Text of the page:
We provide formal definitions and efficient secure techniques for • turning noisy information into keys usable for any cryptographic application, and, in particular, • reliably and securely authenticating biometric data. Our techniques apply not just to biometric information, but to any keying material that, unlike traditional cryptographic keys, is (1) not reproducible precisely and (2) not distributed uniformly. We propose two primitives: a fuzzy extractor reliably extracts nearly uniform randomness R from its input; the extraction is errortolerant in the sense that R will be the same even if the input changes, as long as it remains reasonably close to the original. Thus, R can be used as a key in a cryptographic application. A secure sketch produces public information about its input w that does not reveal w, and yet allows exact recovery of w given another value that is close to w. Thus, it can be used to reliably reproduce errorprone biometric inputs without incurring the security risk inherent in storing them. We define the primitives to be both formally secure and versatile, generalizing much prior work. In addition, we provide nearly optimal constructions of both primitives for various measures of “closeness” of input data, such as Hamming distance, edit distance, and set difference.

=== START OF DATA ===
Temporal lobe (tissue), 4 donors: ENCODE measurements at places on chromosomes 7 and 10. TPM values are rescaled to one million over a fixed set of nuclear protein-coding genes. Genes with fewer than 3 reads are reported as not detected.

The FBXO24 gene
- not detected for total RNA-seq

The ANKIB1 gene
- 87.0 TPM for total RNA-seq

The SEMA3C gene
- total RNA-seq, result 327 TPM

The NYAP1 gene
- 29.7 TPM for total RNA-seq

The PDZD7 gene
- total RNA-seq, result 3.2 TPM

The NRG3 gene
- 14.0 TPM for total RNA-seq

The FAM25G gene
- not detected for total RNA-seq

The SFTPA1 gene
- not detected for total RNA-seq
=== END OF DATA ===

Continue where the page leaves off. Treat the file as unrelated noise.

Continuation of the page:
Robust fuzzy extractors and authenticated key agreement from close secrets
 In Advances in Cryptology — Crypto 2006, volume 4117 of LNCS
, 2006
"... Consider two parties holding samples from correlated distributions W and W ′, respectively, where these samples are within distance t of each other in some metric space. The parties wish to agree on a closetouniformly distributed secret key R by sending a single message over an insecure channel co ..."
Abstract

Cited by 68 (19 self)
 Add to MetaCart
(Show Context)